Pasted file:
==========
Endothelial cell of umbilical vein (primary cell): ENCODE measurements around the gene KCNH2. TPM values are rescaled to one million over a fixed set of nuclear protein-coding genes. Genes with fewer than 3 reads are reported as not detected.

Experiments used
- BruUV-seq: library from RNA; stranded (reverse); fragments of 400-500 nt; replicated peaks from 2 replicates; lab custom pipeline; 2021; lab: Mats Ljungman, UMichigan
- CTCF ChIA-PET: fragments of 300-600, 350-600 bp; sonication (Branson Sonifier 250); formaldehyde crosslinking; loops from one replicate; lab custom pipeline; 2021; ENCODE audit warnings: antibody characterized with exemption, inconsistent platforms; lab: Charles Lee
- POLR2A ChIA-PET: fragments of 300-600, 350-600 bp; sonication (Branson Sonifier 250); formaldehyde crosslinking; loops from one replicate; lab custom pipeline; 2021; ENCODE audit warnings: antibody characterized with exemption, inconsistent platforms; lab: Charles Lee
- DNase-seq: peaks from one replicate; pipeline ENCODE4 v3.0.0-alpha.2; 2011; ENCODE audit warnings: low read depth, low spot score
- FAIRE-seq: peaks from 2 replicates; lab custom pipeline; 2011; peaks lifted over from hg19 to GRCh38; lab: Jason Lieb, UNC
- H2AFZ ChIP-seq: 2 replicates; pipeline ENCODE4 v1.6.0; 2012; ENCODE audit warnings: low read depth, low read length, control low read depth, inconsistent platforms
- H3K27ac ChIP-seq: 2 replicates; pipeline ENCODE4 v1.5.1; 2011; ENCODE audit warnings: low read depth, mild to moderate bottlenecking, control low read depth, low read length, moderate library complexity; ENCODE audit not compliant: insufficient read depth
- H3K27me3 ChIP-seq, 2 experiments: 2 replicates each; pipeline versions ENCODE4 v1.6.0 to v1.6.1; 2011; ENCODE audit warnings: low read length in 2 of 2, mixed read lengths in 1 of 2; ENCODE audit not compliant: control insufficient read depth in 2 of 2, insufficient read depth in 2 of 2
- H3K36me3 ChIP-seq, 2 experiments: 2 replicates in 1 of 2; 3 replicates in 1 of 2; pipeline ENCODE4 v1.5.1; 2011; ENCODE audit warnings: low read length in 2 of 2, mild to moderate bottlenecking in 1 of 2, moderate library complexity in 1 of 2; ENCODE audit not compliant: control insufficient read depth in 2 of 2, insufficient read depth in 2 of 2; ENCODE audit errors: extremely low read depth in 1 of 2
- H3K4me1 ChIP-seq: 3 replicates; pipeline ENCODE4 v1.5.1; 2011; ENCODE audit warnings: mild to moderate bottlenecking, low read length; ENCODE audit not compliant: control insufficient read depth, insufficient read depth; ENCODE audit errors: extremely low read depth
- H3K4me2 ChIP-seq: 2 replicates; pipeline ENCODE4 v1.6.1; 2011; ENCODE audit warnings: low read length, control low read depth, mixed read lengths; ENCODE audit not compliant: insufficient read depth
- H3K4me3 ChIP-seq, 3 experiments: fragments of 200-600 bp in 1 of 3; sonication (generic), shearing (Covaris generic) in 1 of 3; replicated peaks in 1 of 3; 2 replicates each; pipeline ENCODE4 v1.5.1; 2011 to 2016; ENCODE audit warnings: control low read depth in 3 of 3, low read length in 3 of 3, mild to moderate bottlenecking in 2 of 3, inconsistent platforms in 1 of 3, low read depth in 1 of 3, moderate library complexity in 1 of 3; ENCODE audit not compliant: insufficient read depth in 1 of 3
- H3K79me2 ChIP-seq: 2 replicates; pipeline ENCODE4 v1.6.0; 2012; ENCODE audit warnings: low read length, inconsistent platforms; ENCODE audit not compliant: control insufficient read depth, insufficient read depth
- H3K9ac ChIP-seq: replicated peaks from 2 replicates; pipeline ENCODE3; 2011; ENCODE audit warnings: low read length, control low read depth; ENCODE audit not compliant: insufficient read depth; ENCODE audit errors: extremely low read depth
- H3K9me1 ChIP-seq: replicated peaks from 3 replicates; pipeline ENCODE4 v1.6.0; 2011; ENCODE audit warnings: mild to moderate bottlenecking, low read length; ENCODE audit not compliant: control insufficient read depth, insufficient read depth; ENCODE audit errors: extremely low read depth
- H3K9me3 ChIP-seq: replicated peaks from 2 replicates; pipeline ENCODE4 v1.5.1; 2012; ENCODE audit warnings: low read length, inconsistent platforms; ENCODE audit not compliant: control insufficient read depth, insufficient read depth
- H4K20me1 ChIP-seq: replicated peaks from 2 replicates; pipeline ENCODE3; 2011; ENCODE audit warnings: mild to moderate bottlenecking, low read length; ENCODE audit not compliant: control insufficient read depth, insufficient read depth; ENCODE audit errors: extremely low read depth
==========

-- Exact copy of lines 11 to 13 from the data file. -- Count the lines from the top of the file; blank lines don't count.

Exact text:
- H3K36me3 ChIP-seq, 2 experiments: 2 replicates in 1 of 2; 3 replicates in 1 of 2; pipeline ENCODE4 v1.5.1; 2011; ENCODE audit warnings: low read length in 2 of 2, mild to moderate bottlenecking in 1 of 2, moderate library complexity in 1 of 2; ENCODE audit not compliant: control insufficient read depth in 2 of 2, insufficient read depth in 2 of 2; ENCODE audit errors: extremely low read depth in 1 of 2
- H3K4me1 ChIP-seq: 3 replicates; pipeline ENCODE4 v1.5.1; 2011; ENCODE audit warnings: mild to moderate bottlenecking, low read length; ENCODE audit not compliant: control insufficient read depth, insufficient read depth; ENCODE audit errors: extremely low read depth
- H3K4me2 ChIP-seq: 2 replicates; pipeline ENCODE4 v1.6.1; 2011; ENCODE audit warnings: low read length, control low read depth, mixed read lengths; ENCODE audit not compliant: insufficient read depth